Commuting can be tedious, but it can also be an opportunity to indulge in your hobbies – and for me, that means ploughing through as many books as I can whilst shuttling between Cambridge and London King’s Cross. I’ve been trying to read a wider variety of books this year – my usual thrillers and crime fiction, alongside biographies, chick lit, historical fiction, short stories, fantasy, classics and romance novels. I set out with the aim of reading fifty-odd books; I’ve read almost double that. (It’s a good job Cambridge Central Library is so well stocked.) If, like yours truly, you’re a huge fan of The Apprentice and are already mourning the end of another series, I urge you to grab a copy of Unscripted and a cuppa, ready to relive a decade’s worth of cock-ups, gaffes and blunders. Here are my top picks from this quarter, in no particular order . . .
Small Great Things – Jodi Picoult
Jodi Picoult is one of my all-time favourite authors, and my bookshelf (the literal, physical one) contains a dozen or so dog-eared copies of her books. Small Great Things is an absolute triumph; a book I would happily read again and again. African-American Ruth is a dedicated midwife, caught in a catch-22: disobey her supervisor or let an innocent baby die. Turk is a white supremacist, and when his baby dies there’s no question of who he’ll hold accountable for his tragedy. Kennedy is a public defender, and this case could be her big break. Picoult tackles the complex web of race, prejudice and privilege head-on, with a prickly moral dilemma that challenges readers’ own views and actions. She picks up on the minutest of details that separate the privileged from the disadvantaged; the things that unite and divide us. Small Great Things paints a picture that some will deny to be true, but the state of affairs across the pond these days says otherwise (I’m looking at you, Mr Tangerine).
Shadow of the Hangman – Edward Marston
Usually, I’m too preoccupied with crime fiction and thrillers to give historical fiction a second glance. I didn’t proofread any of Edward Marston’s books when I interned at Allison & Busby a couple of summers ago, so when I spotted a shelf bursting at the seams (the joints?) with his books, I figured I’d give one a whirl. Shadow of the Hangman, the first in the Bow Street Rivals series, is packed with mysteries, all seamlessly woven together by an author who is clearly a master of his craft. London, 1815. Viscount Sidmouth, the Home Secretary, is in a quandary: a massacre has taken place at Dartmoor, and two prisoners have escaped and are out for blood. If their demands aren’t met, Viscount Sidmouth will pay with his life. Tasked with flushing out the fugitives are Peter and Paul Skillen, identical twins who are well-versed in catching those who attempt to evade justice. Every step of the way, the Skillen brothers come up against Micah Yeomans and his troop of halfwits, the Bow Street Runners. Expect comedy, intrigue and trouble by the bucketful.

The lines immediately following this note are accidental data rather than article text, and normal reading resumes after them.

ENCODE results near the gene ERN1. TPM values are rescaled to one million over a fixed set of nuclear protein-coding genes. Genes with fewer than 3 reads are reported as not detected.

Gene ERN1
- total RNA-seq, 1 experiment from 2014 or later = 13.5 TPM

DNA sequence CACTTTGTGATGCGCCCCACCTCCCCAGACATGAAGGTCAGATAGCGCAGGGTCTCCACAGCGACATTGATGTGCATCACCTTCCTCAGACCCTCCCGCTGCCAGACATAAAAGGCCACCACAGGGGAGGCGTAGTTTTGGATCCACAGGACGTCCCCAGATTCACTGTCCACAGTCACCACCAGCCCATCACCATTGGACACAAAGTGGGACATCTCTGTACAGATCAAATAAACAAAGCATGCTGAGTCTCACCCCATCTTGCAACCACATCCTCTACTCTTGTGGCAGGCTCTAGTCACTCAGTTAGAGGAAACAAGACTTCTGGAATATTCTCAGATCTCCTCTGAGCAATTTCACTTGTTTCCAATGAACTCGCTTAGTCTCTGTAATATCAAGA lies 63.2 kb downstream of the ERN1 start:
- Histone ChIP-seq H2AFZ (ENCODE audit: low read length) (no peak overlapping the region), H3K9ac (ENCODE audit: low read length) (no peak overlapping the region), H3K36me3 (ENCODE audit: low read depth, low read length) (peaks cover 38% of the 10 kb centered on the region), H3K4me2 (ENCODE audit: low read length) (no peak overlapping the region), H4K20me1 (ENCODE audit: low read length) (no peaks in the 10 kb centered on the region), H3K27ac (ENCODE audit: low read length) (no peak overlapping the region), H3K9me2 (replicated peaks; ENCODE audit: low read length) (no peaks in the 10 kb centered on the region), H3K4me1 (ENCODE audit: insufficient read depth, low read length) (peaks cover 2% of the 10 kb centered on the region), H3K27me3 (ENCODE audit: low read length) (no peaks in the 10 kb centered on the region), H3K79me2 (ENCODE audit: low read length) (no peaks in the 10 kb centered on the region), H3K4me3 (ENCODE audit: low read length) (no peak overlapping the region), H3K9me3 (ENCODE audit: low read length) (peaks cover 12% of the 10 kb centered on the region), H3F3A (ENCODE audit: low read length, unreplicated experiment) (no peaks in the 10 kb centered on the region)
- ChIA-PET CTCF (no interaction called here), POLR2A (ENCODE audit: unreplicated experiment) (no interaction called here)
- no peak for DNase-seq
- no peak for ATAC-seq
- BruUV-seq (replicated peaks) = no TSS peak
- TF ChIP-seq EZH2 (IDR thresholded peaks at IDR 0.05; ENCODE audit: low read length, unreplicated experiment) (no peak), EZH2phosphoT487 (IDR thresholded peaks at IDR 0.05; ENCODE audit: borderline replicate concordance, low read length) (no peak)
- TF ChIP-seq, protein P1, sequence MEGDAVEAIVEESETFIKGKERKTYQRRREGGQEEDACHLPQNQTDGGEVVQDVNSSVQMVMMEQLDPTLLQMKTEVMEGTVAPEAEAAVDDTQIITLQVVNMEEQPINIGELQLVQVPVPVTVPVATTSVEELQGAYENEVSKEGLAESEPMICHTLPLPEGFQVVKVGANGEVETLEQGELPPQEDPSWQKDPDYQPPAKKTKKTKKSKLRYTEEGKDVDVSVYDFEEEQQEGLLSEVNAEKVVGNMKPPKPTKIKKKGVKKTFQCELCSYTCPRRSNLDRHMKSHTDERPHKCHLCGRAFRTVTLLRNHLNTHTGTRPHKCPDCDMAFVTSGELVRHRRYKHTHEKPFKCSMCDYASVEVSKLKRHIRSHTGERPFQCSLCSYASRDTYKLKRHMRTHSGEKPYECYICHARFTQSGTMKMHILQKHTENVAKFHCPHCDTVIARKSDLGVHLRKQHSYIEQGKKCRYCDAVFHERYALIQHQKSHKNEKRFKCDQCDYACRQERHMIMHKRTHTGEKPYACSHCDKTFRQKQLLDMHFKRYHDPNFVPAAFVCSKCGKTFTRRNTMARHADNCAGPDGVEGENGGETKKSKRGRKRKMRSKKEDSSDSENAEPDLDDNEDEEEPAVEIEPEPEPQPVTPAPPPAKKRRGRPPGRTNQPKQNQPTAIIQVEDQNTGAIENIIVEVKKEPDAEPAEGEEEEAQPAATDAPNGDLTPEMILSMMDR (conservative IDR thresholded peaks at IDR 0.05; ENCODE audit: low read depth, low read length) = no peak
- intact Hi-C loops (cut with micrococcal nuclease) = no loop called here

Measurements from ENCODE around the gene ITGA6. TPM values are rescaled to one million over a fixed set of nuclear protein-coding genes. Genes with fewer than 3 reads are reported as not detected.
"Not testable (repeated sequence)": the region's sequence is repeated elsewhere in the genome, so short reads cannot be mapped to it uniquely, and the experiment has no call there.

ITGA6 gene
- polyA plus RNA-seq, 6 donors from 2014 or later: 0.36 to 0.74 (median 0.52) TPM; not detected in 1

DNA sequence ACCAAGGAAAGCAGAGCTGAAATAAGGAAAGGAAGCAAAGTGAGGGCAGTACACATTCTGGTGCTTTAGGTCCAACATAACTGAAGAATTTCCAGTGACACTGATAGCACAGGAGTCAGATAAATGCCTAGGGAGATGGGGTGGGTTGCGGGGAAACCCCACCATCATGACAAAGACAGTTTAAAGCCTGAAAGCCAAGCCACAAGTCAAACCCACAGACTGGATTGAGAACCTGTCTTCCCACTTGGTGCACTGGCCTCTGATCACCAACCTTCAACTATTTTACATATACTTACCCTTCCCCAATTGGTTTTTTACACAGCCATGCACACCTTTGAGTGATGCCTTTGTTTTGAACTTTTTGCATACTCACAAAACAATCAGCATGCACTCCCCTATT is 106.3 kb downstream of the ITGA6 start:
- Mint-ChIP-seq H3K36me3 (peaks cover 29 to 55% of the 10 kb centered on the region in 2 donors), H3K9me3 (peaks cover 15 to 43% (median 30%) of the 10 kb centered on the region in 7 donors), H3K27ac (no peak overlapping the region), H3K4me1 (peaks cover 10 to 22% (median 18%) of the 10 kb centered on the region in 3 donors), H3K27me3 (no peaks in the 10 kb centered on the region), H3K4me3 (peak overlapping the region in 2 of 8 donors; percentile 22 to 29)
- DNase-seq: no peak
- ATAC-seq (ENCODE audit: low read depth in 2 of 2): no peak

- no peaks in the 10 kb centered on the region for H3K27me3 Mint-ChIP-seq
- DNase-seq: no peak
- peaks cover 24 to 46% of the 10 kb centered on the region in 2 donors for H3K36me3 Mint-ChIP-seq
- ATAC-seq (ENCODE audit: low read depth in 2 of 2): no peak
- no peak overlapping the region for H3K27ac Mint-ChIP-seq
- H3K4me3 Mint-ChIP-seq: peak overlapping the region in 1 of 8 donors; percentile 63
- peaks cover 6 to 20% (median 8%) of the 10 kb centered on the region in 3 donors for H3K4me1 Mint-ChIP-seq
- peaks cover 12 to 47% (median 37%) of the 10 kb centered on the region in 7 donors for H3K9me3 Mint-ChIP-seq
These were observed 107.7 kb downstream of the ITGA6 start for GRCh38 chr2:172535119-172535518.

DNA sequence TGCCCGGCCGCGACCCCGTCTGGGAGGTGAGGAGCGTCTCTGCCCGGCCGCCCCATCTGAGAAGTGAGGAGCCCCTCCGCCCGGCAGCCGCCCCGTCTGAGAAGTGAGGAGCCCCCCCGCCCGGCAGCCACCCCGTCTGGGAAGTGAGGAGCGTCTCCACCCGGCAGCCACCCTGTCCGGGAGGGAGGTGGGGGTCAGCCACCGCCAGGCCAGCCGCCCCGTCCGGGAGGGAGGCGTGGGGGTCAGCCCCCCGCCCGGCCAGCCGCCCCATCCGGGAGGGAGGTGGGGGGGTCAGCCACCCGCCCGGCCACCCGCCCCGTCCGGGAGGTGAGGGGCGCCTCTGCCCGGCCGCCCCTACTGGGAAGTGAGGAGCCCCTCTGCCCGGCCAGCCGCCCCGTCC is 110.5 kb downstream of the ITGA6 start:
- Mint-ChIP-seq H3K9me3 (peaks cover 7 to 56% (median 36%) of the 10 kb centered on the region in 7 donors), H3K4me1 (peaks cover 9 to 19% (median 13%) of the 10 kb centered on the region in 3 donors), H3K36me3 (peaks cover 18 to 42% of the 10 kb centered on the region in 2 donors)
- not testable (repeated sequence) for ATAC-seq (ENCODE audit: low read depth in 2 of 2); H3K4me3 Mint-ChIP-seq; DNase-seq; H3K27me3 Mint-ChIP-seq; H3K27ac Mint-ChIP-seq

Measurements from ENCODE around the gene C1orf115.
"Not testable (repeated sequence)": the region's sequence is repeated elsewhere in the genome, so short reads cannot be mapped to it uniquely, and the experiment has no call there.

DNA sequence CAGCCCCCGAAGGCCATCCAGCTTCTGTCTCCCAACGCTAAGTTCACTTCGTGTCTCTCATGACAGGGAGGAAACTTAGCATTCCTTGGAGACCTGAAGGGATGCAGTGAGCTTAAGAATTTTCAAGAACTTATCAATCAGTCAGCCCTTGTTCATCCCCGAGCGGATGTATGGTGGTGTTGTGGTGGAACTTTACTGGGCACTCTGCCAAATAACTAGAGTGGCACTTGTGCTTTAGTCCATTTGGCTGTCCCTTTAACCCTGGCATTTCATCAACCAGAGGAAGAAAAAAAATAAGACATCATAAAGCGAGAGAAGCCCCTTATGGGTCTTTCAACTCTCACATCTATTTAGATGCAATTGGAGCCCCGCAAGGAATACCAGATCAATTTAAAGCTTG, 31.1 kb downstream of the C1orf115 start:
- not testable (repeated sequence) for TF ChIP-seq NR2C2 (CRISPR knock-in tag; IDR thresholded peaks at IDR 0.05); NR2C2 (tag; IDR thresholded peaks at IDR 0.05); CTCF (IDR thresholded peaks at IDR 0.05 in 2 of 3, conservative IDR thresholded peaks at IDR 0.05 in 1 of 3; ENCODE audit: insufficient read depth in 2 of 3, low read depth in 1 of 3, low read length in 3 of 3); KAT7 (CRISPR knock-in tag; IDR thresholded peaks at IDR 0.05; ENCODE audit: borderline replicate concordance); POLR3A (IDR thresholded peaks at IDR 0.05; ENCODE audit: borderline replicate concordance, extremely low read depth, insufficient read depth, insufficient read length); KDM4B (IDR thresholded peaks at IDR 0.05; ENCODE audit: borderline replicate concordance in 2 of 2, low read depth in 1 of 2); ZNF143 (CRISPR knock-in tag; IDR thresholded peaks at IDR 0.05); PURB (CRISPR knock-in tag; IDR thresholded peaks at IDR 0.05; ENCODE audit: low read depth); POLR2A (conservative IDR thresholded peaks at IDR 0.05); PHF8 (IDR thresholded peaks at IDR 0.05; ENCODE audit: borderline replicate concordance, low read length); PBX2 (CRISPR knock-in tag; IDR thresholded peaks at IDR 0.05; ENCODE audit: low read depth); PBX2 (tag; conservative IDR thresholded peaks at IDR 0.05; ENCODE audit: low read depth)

The Last Place You Look – Kristen Lepionka
I’m often sceptical of supermarket fiction, as a lot of it errs on the trashy side, but I couldn’t say no to this book’s meagre price tag. The Last Place You Look is a gritty, gripping thriller and one which kept me guessing until the closing pages. (I’m very critical of the books I read, so I don’t use such adjectives liberally.) Fifteen years ago, Sarah Cook vanished and her parents were brutally murdered in their home. Brad Stockton, her boyfriend, was tried and convicted for their murders. Case closed – or so everyone thought. Now, with his execution date set and the clock ticking, Brad’s sister employs PI Roxane Weary to take another look at his case. Suspecting a link between Sarah’s disappearance and one of her father’s unsolved cases, Roxane delves into the past – but the past doesn’t want to be found, and someone will go to any length to stop her from getting to the truth.
I Let You Go – Clare Mackintosh
I’ve had a bounty of cracking thrillers recently, but this one really has the edge. It’s one of those rare books that lives up to – scratch that, exceeds – the expectations set by the endorsements plastered across the cover. I Let You Go opens with a tragic hit-and-run accident in which a five-year-old boy is killed. Sensing that the only way to move on is to move away, Jenna Gray relocates to a tumbledown cottage on the Welsh coast and begins to rebuild her life. Meanwhile, in Bristol, DI Ray Stevens and DC Kate Evans attempt to track down the driver, but with no leads they are soon forced to shelve the case. When new information comes to light on the anniversary of the accident, Ray and Kate find themselves with more questions than answers. With more twists and turns than a Welsh country lane, this plot will linger with you long after you turn the final page.
Titles | October – December 2017
Blood Mist (Mark Roberts) / Head of State (Andrew Marr) / The Farm (Tom Rob Smith) / Gone Girl (Gillian Flynn) / The Best of Me (Nicholas Sparks) / Rogue Lawyer (John Grisham) / Dead Silent (Mark Roberts) / Small Great Things (Jodi Picoult) / Death of a Liar (M.C. Beaton) / Blood on Snow (Jo Nesbo) / Shadow of the Hangman (Edward Marston) / Where There’s Smoke (Simon Beckett) / Saving Sophie (Sam Carrington) / The Last Place You Look (Kristen Lepionka) / Sunshine with a Chance of Snow (and other stories) (Carole Matthews) / Je Voudrais Que Quelqu’un M’Attend Quelque Part (Anna Gavalda) / The Senior Vice President (Jeffrey Archer) / Unscripted (Alan Sugar) / Falling (Emma Kavanagh) / Confessions of a Sociopath (M.E. Thomas) / I Let You Go (Clare Mackintosh) / Before I Fall (Lauren Oliver) / The Final Silence (Stuart Neville) / I Hear the Sirens in the Street (Adrian McKinty) / Too Much Happiness (Alice Munro) / Shine (Jodi Picoult) / The Bone Seeker (MJ McGrath) / A Year in Provence (Peter Mayle) / A Street Cat Named Bob (James Bowen) / When Breath Becomes Air (Paul Kalanithi)